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AU - Stewart, John M.

AU - Tarantal, Alice F

AU - Hawthorne, Wayne J.

AU - Salvaris, Evelyn J.

AU - O'Connell, Philip J.

AU - Nottle, Mark B.

AU - D'Apice, Anthony J F

AU - Cowan, Peter J.

AU - Kearns-Jonker, Mary

PY - 2014

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N2 - Background Xenotransplantation of porcine organs holds promise of solving the human organ donor shortage. The use of α-1,3-galactosyltransferase knockout (GTKO) pig donors mitigates hyperacute rejection, while delayed rejection is currently precipitated by potent immune and hemostatic complications. Previous analysis by our laboratory suggests that clotting factor VIII (FVIII) inhibitors might be elicited by the structurally restricted xenoantibody response which occurs after transplantation of either pig GTKO/hCD55/hCD59/hHT transgenic neonatal islet cell clusters or GTKO endothelial cells. Methods A recombinant xenoantibody was generated using sequences from baboons demonstrating an active xenoantibody response at day 28 after GTKO/hCD55/hCD59/hHT transgenic pig neonatal islet cell cluster transplantation. Rhesus monkeys were immunized with GTKO pig endothelial cells to stimulate an anti-non-Gal xenoantibody response. Serum was collected at days 0 and 7 after immunization. A two-stage chromogenic assay was used to measure FVIII cofactor activity and identify antibodies which inhibit FVIII function. Molecular modeling and molecular dynamics simulations were used to predict antibody structure and the residues which contribute to antibody-FVIII interactions. Competition ELISA was used to verify predictions at the domain structural level. Results Antibodies that inhibit recombinant human FVIII function are elicited after non-human primates are transplanted with either GTKO pig neonatal islet cell clusters or endothelial cells. There is an apparent increase in inhibitor titer by 15 Bethesda units (Bu) after transplant, where an increase greater than 5 Bu can indicate pathology in humans. Furthermore, competition ELISA verifies the computer modeled prediction that the recombinant xenoantibody, H66K12, binds the C1 domain of FVIII. Conclusions The development of FVIII inhibitors is a novel illustration of the potential impact the humoral immune response can have on coagulative dysfunction in xenotransplantation. However, the contribution of these antibodies to rejection pathology requires further evaluation because "normal" coagulation parameters after successful xenotransplantation are not fully understood.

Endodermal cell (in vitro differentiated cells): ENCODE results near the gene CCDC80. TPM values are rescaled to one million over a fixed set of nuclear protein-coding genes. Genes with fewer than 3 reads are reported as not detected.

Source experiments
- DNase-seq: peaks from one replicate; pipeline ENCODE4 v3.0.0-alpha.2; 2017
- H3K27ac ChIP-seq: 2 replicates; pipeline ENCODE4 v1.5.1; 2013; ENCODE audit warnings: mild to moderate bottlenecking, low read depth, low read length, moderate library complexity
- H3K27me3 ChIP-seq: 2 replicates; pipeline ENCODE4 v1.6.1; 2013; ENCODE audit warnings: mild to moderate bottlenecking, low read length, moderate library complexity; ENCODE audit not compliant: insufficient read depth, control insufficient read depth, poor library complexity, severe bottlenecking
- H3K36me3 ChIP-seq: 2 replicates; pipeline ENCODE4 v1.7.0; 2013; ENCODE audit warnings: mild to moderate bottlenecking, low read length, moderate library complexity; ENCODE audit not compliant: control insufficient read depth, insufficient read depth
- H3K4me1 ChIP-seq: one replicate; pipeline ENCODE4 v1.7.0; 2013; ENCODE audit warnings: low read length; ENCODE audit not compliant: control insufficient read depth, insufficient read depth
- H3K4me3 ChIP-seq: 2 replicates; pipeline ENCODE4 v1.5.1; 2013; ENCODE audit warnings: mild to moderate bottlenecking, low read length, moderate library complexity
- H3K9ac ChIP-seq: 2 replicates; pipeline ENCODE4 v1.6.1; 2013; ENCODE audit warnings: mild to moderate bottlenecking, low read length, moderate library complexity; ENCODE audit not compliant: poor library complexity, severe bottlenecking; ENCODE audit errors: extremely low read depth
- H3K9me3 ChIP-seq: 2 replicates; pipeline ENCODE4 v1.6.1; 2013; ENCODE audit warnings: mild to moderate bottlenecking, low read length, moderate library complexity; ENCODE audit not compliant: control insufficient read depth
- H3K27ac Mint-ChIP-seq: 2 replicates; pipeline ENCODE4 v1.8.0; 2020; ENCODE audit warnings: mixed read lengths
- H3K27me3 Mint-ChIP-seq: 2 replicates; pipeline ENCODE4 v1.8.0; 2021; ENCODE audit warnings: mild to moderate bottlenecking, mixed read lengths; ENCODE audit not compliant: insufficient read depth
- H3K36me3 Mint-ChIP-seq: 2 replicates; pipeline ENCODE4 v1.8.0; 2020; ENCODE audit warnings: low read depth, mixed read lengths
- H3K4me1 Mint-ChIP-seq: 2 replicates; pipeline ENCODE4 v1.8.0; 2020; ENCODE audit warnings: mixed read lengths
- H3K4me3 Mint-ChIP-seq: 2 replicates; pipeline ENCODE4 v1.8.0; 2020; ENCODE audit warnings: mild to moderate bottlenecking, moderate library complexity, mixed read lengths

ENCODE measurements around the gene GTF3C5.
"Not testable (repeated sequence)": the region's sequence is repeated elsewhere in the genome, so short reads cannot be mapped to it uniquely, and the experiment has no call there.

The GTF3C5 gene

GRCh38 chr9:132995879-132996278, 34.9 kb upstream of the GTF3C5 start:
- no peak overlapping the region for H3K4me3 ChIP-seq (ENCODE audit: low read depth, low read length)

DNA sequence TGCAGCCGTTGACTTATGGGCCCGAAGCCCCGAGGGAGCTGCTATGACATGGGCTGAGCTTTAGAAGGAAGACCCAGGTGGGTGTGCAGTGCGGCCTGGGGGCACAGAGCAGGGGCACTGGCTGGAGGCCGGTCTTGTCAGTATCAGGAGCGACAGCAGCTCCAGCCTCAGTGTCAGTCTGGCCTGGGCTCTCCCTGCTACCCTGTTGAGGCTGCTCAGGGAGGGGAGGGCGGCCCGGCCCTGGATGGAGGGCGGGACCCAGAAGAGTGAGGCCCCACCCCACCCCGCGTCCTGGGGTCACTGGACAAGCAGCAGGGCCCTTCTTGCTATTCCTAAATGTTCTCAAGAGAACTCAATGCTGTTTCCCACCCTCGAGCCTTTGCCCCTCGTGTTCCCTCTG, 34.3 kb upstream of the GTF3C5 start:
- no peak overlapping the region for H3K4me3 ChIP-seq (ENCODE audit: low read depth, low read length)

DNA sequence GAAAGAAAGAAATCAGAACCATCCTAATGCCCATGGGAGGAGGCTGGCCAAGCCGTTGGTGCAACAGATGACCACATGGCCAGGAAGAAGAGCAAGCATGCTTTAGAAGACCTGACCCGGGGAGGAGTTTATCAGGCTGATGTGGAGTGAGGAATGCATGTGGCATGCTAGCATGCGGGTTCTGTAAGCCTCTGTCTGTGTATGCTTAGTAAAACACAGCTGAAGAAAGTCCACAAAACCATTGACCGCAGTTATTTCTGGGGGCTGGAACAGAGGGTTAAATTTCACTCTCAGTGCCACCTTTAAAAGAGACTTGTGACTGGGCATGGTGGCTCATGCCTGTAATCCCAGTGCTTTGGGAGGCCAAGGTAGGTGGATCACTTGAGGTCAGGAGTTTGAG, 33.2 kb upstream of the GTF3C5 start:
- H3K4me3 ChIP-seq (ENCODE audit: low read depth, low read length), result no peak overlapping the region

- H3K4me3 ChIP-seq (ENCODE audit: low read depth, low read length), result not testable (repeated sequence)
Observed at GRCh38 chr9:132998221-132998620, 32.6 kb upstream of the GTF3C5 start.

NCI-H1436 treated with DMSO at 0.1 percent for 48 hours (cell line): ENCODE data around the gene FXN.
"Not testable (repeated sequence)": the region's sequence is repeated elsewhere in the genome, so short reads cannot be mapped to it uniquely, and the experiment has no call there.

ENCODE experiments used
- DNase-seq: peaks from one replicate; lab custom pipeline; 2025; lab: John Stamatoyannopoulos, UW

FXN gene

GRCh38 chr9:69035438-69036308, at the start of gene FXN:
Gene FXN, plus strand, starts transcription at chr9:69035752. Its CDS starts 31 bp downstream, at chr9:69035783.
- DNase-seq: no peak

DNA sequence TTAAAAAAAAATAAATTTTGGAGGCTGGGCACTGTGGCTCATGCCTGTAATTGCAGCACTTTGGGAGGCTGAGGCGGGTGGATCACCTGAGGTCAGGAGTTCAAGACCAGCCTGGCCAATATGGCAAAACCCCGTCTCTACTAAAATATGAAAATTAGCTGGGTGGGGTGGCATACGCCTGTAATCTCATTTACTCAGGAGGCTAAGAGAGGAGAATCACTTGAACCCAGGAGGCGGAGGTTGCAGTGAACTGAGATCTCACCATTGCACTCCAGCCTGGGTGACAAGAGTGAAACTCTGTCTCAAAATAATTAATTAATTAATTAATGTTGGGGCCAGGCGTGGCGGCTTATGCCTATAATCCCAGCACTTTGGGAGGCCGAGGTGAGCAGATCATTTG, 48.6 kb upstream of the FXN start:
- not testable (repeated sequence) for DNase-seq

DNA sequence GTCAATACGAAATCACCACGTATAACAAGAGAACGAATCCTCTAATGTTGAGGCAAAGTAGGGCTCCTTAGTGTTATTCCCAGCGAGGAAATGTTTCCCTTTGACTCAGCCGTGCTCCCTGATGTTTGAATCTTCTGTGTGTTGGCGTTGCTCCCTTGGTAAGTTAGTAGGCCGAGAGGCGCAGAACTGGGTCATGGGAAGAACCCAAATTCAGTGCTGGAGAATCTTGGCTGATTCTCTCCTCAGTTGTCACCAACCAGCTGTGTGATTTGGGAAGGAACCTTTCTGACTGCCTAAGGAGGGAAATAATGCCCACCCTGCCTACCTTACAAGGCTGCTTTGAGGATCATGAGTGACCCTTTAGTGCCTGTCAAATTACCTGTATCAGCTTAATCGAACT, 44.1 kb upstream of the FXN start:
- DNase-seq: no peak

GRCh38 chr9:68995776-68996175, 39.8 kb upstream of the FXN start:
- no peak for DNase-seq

AB - Background Xenotransplantation of porcine organs holds promise of solving the human organ donor shortage. The use of α-1,3-galactosyltransferase knockout (GTKO) pig donors mitigates hyperacute rejection, while delayed rejection is currently precipitated by potent immune and hemostatic complications. Previous analysis by our laboratory suggests that clotting factor VIII (FVIII) inhibitors might be elicited by the structurally restricted xenoantibody response which occurs after transplantation of either pig GTKO/hCD55/hCD59/hHT transgenic neonatal islet cell clusters or GTKO endothelial cells. Methods A recombinant xenoantibody was generated using sequences from baboons demonstrating an active xenoantibody response at day 28 after GTKO/hCD55/hCD59/hHT transgenic pig neonatal islet cell cluster transplantation. Rhesus monkeys were immunized with GTKO pig endothelial cells to stimulate an anti-non-Gal xenoantibody response. Serum was collected at days 0 and 7 after immunization. A two-stage chromogenic assay was used to measure FVIII cofactor activity and identify antibodies which inhibit FVIII function. Molecular modeling and molecular dynamics simulations were used to predict antibody structure and the residues which contribute to antibody-FVIII interactions. Competition ELISA was used to verify predictions at the domain structural level. Results Antibodies that inhibit recombinant human FVIII function are elicited after non-human primates are transplanted with either GTKO pig neonatal islet cell clusters or endothelial cells. There is an apparent increase in inhibitor titer by 15 Bethesda units (Bu) after transplant, where an increase greater than 5 Bu can indicate pathology in humans. Furthermore, competition ELISA verifies the computer modeled prediction that the recombinant xenoantibody, H66K12, binds the C1 domain of FVIII. Conclusions The development of FVIII inhibitors is a novel illustration of the potential impact the humoral immune response can have on coagulative dysfunction in xenotransplantation. However, the contribution of these antibodies to rejection pathology requires further evaluation because "normal" coagulation parameters after successful xenotransplantation are not fully understood.